Sketchbook Girl Musings: Don’t Do Anything for Free (or so my dad says)
Musings from Bahraini entrepreneur, design agency creative director and magazine editor, Wafa Alobaidat
I have been an entrepreneur since I was 22 years old, now I am 15 days away from being 26 years old. But like every business, it is now time for growth and expansion. But how to do that..?
After one of my lectures at the University of Bahrain, one of the students asked me what free resources were available in the country for them to take advantage of in terms of funding and support. I suggested Tamkeen, BDB, and the Unido program; suggestions which were given to me as well by others who have gone through the same process I did. And then came the daunting question:
“Miss Wafa, I haven’t heard of the Unido program before, have you tried it?”
Awkward silence follows. And the truth came out.
“No I haven’t.”
I felt awful for promoting a program I haven’t actually experienced. So a few days later I signed up to an intensive Introduction to Business course at Unido. 3 hours a day, 3 weeks, with only Fridays off. Yikes!
You see, I have the basics. I have my business plan, I have my marketing plans, my numbers get added up by an accountant. But did I have a growth plan? Did I have a 3 year marketing strategy? Do I want to expand? How so? Unido taught me the importance of growth, of stepping out of the day-to-day routine of managing a business and planning ahead for expansion.
One thing that struck me the most was when on day 7 of the program, Eman Burashid our marketing mentor suggested that we offer something for free to our customers. She talked about how she does a free half an hour consultancy, free seminars and lectures for charities and prospective clients. At the same time, I heard my dad’s voice in my ear telling me not to do anything for free. And it helped to have someone okay with the way I felt about giving something to get something else in return. I’m a big believer that the more you give unconditionally the more you get in return.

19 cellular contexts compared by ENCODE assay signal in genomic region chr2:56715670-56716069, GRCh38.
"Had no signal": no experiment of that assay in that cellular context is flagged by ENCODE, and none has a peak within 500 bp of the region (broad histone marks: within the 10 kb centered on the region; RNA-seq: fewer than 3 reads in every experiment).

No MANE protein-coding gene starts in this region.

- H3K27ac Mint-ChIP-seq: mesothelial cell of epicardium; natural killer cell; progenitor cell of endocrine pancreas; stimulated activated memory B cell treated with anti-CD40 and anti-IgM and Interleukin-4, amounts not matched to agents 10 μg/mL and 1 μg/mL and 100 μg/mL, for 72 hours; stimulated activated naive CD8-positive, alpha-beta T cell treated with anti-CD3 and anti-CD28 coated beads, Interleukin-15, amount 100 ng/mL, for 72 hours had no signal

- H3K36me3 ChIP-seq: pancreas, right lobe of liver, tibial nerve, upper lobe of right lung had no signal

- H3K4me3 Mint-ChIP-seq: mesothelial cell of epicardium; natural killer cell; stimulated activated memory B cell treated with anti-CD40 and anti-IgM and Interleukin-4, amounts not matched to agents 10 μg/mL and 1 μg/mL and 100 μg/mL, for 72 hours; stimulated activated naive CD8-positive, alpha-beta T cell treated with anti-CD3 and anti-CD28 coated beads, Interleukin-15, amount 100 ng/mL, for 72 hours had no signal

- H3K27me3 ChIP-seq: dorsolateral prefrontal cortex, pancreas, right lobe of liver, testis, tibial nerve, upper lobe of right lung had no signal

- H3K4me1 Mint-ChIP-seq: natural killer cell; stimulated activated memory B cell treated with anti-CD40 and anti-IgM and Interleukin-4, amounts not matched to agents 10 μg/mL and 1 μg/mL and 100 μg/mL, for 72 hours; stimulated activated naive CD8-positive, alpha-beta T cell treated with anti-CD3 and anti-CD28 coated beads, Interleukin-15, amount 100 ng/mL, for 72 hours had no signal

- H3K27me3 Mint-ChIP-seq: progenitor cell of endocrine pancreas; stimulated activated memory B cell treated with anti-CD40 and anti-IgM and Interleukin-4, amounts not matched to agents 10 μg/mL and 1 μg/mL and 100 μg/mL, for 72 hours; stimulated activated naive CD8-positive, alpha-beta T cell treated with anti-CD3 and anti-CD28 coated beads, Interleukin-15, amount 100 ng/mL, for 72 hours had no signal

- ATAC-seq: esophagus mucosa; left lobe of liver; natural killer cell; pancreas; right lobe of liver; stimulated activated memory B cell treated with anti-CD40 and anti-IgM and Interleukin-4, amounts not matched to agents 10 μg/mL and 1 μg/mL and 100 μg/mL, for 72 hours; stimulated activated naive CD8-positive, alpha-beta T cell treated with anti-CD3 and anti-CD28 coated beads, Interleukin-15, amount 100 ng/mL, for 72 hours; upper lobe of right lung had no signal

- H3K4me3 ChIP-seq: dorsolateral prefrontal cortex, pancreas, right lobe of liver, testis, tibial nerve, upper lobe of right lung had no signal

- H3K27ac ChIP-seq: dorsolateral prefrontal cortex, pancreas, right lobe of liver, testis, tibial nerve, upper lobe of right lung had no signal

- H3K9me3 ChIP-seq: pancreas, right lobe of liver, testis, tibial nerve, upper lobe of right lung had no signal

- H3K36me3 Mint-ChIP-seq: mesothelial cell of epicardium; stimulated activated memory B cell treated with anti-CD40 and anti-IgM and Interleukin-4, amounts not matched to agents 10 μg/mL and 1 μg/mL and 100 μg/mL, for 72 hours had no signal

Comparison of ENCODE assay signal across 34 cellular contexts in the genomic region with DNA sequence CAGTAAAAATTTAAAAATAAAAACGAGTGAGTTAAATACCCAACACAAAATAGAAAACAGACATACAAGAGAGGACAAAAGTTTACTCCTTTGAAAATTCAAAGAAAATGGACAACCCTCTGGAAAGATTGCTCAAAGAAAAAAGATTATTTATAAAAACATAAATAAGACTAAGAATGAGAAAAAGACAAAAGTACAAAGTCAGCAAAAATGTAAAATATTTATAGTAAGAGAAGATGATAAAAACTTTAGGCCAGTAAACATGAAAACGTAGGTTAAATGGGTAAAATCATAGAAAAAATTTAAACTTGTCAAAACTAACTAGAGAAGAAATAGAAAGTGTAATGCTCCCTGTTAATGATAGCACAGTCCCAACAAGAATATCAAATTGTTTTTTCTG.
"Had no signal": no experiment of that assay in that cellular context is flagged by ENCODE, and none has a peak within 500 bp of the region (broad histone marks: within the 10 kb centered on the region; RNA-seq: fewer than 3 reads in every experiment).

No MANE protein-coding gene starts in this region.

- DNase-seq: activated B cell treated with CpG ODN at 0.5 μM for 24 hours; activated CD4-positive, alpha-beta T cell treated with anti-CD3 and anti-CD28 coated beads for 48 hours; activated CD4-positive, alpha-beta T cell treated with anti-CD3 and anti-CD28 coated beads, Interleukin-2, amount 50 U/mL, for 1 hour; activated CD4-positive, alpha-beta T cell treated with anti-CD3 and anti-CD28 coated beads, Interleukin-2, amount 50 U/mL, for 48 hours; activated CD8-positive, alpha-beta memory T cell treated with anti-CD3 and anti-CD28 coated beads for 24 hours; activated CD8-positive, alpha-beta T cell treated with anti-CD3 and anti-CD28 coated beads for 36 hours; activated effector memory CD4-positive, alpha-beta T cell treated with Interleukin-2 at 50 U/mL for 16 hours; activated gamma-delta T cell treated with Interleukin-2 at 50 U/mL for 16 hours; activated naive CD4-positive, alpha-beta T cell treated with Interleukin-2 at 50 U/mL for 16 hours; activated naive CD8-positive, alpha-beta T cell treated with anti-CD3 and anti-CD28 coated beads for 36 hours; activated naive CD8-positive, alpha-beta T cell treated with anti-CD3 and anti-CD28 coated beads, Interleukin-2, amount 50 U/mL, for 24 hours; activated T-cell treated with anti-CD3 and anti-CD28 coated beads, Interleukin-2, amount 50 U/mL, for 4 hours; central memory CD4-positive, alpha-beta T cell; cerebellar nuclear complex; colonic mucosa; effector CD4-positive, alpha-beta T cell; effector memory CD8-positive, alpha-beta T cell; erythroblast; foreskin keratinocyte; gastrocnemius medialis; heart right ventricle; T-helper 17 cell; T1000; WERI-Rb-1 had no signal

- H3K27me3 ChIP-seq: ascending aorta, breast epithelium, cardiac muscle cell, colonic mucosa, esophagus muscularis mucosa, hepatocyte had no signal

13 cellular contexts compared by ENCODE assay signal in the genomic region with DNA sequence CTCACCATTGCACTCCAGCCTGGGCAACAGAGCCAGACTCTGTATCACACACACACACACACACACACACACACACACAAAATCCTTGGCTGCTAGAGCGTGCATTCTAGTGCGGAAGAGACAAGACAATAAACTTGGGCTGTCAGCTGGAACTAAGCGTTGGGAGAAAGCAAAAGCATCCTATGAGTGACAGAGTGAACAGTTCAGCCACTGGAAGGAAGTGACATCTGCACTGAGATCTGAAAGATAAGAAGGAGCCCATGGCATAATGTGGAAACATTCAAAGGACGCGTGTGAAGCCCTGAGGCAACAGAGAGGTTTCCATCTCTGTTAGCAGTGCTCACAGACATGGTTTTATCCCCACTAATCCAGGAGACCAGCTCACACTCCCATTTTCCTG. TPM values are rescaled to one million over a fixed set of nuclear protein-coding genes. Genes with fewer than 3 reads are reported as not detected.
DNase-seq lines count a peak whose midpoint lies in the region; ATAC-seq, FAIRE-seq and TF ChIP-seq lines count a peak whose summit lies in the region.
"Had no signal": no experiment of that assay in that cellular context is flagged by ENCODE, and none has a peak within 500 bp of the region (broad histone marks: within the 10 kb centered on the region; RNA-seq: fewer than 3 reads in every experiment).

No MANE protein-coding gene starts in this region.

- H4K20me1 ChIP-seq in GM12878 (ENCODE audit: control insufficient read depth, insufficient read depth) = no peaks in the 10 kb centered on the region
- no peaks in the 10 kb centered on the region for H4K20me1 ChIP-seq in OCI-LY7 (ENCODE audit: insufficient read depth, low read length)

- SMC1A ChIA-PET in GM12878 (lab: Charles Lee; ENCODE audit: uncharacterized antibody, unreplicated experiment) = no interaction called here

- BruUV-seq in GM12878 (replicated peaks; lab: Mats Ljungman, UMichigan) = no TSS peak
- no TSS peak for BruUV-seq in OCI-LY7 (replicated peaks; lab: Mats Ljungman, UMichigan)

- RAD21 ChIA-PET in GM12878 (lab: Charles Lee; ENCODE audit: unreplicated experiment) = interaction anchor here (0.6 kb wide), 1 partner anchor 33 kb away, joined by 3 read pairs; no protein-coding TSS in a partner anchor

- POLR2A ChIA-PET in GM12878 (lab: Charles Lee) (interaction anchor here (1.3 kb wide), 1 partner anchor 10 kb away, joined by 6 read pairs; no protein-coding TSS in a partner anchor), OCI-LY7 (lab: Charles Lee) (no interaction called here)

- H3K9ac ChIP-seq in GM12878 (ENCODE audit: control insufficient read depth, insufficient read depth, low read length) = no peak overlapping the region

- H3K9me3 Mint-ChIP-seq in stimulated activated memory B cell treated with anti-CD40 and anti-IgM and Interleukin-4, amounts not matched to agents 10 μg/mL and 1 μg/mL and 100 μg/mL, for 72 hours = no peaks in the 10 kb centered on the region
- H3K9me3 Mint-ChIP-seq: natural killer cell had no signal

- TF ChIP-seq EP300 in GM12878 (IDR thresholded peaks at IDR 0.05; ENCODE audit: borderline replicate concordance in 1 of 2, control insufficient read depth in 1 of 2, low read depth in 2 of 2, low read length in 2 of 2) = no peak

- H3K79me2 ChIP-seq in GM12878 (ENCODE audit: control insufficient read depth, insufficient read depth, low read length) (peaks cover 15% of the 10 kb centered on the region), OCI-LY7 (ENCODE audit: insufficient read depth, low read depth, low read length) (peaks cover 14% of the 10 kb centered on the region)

So I went back and emailed the young lady who asked me if I attended it, and highly recommended the program.
But if I could sum up what I had grasped in the three weeks it is this:
- Know your numbers yourself. And know them well.
- Do something you are passionate about. Even if it is not that innovative, you can do it differently. Give yourself that competitive edge.
- Get customer testimonials on your website.
- Borrowing funds is a good thing… only if you have an exact plan of where the money is going.
- Don’t overpay yourself (i.e. salary-wise).
- Know your target audience. Ask your customers how they heard about you, conduct surveys, etc.
- There is never a right time to launch your business. Just do it and adapt accordingly.
- Work on your weaknesses. Outsource what you can’t do, but know your stuff, don’t just dump everything on someone and say “get it done”. Learn to micro manage.
- You don’t need partners to launch your business. A partner has to fit like a glove. So if it doesn’t fit, venture on your own
- Don’t spend so much on decor and styling your office. Focus on developing staff, client relations, marketing materials, capitalizing on tools and resources.
Find out if you have the Unido program in your country. For small and medium sized businesses, this course helps with business planning, human resource, basics of finance and accounting, and marketing, and gives you one-on-one counseling after the program.
Wafa Alobaidat writes a bi-monthly column for Khaleejesque and muses on fashion, art, culture and culture shock in the Middle East. Wafa is also the editor of Sketchbook magazine and runs design and PR agency Obai and Hill.